II-119956 | Miss Fraser, Montreal, QC, 1897
Miss Fraser, Montreal, QC, 1897
Wm. Notman & Son
1897, 19th century
Silver salts on glass - Gelatin dry plate process
12 x 17 cm
Purchase from Associated Screen News Ltd.
© McCord Museum
Keywords: female (19035) , Photograph (77678) , portrait (53878)
Keys to History
Keeping your head covered is an almost universal sign of female modesty and in the 19th century, Canadian women were equally subject to this unwritten law. Yet ironically, some of the most stylish women's hats were anything but modest.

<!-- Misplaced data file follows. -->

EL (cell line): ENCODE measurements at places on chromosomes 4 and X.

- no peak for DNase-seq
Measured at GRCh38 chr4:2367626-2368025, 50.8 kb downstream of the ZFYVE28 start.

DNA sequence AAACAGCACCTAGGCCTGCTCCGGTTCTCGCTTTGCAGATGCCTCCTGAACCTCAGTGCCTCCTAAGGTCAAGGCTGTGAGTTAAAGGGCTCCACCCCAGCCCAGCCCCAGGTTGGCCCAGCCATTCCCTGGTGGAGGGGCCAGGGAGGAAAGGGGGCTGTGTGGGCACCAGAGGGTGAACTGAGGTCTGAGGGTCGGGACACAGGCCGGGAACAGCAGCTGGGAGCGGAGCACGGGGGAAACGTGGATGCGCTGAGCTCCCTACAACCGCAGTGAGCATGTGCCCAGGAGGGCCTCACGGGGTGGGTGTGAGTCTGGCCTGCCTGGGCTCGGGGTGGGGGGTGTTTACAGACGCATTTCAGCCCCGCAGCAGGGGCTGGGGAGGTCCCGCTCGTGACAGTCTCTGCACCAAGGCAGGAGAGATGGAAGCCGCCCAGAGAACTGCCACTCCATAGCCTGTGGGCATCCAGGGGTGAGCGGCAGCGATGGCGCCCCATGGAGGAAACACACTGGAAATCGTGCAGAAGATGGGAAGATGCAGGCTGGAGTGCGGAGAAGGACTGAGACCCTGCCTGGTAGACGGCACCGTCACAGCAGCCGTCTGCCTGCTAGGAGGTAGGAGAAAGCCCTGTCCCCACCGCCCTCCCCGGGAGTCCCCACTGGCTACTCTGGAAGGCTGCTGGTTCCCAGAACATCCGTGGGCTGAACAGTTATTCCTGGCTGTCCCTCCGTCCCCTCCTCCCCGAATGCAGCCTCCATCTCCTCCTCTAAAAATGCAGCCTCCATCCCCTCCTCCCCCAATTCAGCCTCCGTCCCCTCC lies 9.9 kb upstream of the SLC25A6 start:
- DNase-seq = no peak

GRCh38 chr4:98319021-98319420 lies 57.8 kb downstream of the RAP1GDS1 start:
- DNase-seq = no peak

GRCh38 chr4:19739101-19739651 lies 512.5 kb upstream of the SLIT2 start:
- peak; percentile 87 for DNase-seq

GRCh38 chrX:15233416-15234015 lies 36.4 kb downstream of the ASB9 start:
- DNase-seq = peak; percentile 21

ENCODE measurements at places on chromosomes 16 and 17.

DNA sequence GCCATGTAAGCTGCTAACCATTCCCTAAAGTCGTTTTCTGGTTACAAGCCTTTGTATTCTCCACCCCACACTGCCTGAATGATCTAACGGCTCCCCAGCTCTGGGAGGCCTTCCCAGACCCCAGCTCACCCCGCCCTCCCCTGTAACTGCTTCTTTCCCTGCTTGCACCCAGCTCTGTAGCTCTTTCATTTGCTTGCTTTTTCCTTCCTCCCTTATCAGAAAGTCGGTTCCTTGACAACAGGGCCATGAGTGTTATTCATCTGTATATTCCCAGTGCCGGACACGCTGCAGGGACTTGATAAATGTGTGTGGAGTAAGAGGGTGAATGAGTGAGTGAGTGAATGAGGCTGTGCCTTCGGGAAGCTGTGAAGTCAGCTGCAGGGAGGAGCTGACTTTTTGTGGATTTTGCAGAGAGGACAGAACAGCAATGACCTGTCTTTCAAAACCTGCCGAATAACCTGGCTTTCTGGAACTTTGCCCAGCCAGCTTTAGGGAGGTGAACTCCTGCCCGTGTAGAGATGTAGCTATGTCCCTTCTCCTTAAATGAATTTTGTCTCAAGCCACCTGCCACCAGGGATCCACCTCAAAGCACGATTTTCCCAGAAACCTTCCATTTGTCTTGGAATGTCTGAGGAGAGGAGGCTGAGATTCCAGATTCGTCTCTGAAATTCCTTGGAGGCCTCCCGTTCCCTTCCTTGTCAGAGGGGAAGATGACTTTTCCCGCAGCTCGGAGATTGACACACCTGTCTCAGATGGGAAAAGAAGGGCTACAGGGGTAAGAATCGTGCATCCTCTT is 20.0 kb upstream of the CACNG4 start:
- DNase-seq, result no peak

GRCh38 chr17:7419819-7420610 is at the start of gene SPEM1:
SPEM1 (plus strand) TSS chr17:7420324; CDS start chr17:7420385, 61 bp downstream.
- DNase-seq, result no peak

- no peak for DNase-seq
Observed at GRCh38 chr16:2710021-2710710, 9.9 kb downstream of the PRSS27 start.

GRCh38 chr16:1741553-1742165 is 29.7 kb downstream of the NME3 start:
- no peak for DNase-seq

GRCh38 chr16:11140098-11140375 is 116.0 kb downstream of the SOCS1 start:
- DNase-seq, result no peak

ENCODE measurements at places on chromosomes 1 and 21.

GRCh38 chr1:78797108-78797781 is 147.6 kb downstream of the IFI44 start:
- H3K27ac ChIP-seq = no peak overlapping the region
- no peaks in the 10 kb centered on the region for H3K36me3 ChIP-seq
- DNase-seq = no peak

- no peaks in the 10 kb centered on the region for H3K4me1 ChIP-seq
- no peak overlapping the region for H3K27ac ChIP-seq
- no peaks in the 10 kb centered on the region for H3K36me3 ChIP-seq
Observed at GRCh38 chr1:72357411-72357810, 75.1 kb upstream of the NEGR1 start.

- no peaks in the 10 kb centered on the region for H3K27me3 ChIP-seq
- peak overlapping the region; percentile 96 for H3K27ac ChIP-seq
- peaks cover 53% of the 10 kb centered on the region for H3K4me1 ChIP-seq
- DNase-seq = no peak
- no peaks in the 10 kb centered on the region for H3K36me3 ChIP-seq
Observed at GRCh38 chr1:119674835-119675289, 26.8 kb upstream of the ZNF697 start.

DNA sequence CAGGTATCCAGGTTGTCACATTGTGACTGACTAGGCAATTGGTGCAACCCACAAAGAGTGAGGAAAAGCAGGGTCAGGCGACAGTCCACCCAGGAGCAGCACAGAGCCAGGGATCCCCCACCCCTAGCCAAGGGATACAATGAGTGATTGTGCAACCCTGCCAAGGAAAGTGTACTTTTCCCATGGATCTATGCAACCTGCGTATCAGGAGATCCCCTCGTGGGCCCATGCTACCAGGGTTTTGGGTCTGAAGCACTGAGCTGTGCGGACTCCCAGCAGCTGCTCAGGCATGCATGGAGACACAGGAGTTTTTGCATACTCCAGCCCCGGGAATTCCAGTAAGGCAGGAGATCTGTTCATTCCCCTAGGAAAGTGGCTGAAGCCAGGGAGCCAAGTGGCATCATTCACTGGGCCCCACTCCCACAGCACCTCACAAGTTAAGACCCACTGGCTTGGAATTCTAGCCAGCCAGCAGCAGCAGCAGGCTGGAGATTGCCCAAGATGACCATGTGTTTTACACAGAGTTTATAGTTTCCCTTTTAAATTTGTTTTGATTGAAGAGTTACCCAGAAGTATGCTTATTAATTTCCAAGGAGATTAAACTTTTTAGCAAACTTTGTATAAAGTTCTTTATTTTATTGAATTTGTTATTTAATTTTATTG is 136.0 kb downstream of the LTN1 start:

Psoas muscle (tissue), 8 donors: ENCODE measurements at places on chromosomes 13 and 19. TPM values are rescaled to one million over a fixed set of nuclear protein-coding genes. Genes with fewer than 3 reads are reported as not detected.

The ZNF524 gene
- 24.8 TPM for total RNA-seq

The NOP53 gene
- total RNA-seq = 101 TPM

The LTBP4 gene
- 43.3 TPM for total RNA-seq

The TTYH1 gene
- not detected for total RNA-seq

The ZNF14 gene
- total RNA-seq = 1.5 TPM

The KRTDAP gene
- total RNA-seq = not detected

Following fashion trends set in France, Canadian women of means could be seen sporting elaborate, intentionally eye-catching headpieces. In 1872 one journalist described the typical bonnet of his day as "that meaningless little nutshell outrageously decked with bunches of ribbons, flowers, feathers, which gives at present to our wives and daughters so alarming a look of insanity."
Source : Straitlaced: Restrictions on Women [Web tour], by Elise Chenier, McGill University (see Links)
This is one of two photographic portraits of Miss Fraser.
This portrait was taken in William Notman's studio in Montreal. Notman died in 1891, but his staff of over 30 kept the studio open and successful for many more
The picture was taken in 1897.
Two thirds of the staff at the Notman studio were women. This was an unusually high number of female employees for the time.